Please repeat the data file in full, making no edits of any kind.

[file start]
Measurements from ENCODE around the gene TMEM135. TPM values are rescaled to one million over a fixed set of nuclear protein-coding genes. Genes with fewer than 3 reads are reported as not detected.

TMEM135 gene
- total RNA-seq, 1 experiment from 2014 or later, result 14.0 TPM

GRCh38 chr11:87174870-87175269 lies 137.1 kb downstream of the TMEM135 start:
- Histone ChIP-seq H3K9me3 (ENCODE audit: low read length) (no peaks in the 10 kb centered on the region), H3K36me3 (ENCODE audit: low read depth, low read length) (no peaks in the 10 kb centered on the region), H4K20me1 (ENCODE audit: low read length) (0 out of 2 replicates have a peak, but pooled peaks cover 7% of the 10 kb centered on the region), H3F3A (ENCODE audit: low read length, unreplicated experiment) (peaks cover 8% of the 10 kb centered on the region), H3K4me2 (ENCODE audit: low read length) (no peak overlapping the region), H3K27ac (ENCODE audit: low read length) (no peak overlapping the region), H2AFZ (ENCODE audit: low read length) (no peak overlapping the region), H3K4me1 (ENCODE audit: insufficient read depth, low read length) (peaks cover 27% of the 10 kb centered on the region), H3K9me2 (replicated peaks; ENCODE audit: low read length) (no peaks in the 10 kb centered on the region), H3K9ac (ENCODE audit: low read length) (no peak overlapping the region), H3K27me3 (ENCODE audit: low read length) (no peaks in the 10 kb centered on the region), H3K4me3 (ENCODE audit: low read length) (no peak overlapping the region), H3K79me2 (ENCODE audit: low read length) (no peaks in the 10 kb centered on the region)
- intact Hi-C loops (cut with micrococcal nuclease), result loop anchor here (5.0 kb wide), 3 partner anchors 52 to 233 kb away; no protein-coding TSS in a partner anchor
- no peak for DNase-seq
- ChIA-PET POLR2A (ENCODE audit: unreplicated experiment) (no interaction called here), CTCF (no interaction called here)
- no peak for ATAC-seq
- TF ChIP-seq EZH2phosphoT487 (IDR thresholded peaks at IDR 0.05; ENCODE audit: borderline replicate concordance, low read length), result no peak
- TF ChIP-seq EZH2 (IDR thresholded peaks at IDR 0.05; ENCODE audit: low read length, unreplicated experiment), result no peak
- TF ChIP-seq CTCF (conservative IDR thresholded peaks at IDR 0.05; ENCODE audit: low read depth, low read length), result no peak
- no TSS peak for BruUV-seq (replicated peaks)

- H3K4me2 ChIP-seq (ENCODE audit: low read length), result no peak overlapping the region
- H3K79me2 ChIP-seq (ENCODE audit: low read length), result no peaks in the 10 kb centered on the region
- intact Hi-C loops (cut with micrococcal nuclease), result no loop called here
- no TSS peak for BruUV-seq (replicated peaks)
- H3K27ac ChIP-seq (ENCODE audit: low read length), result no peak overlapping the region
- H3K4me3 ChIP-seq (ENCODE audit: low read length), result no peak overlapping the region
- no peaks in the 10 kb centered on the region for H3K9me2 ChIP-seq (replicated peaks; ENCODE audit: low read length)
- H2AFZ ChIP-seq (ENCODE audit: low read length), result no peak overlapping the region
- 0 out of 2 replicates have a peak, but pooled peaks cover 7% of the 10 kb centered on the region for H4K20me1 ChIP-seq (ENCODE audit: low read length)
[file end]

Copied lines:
Measurements from ENCODE around the gene TMEM135. TPM values are rescaled to one million over a fixed set of nuclear protein-coding genes. Genes with fewer than 3 reads are reported as not detected.

TMEM135 gene
- total RNA-seq, 1 experiment from 2014 or later, result 14.0 TPM

GRCh38 chr11:87174870-87175269 lies 137.1 kb downstream of the TMEM135 start:
- Histone ChIP-seq H3K9me3 (ENCODE audit: low read length) (no peaks in the 10 kb centered on the region), H3K36me3 (ENCODE audit: low read depth, low read length) (no peaks in the 10 kb centered on the region), H4K20me1 (ENCODE audit: low read length) (0 out of 2 replicates have a peak, but pooled peaks cover 7% of the 10 kb centered on the region), H3F3A (ENCODE audit: low read length, unreplicated experiment) (peaks cover 8% of the 10 kb centered on the region), H3K4me2 (ENCODE audit: low read length) (no peak overlapping the region), H3K27ac (ENCODE audit: low read length) (no peak overlapping the region), H2AFZ (ENCODE audit: low read length) (no peak overlapping the region), H3K4me1 (ENCODE audit: insufficient read depth, low read length) (peaks cover 27% of the 10 kb centered on the region), H3K9me2 (replicated peaks; ENCODE audit: low read length) (no peaks in the 10 kb centered on the region), H3K9ac (ENCODE audit: low read length) (no peak overlapping the region), H3K27me3 (ENCODE audit: low read length) (no peaks in the 10 kb centered on the region), H3K4me3 (ENCODE audit: low read length) (no peak overlapping the region), H3K79me2 (ENCODE audit: low read length) (no peaks in the 10 kb centered on the region)
- intact Hi-C loops (cut with micrococcal nuclease), result loop anchor here (5.0 kb wide), 3 partner anchors 52 to 233 kb away; no protein-coding TSS in a partner anchor
- no peak for DNase-seq
- ChIA-PET POLR2A (ENCODE audit: unreplicated experiment) (no interaction called here), CTCF (no interaction called here)
- no peak for ATAC-seq
- TF ChIP-seq EZH2phosphoT487 (IDR thresholded peaks at IDR 0.05; ENCODE audit: borderline replicate concordance, low read length), result no peak
- TF ChIP-seq EZH2 (IDR thresholded peaks at IDR 0.05; ENCODE audit: low read length, unreplicated experiment), result no peak
- TF ChIP-seq CTCF (conservative IDR thresholded peaks at IDR 0.05; ENCODE audit: low read depth, low read length), result no peak
- no TSS peak for BruUV-seq (replicated peaks)

- H3K4me2 ChIP-seq (ENCODE audit: low read length), result no peak overlapping the region
- H3K79me2 ChIP-seq (ENCODE audit: low read length), result no peaks in the 10 kb centered on the region
- intact Hi-C loops (cut with micrococcal nuclease), result no loop called here
- no TSS peak for BruUV-seq (replicated peaks)
- H3K27ac ChIP-seq (ENCODE audit: low read length), result no peak overlapping the region
- H3K4me3 ChIP-seq (ENCODE audit: low read length), result no peak overlapping the region
- no peaks in the 10 kb centered on the region for H3K9me2 ChIP-seq (replicated peaks; ENCODE audit: low read length)
- H2AFZ ChIP-seq (ENCODE audit: low read length), result no peak overlapping the region
- 0 out of 2 replicates have a peak, but pooled peaks cover 7% of the 10 kb centered on the region for H4K20me1 ChIP-seq (ENCODE audit: low read length)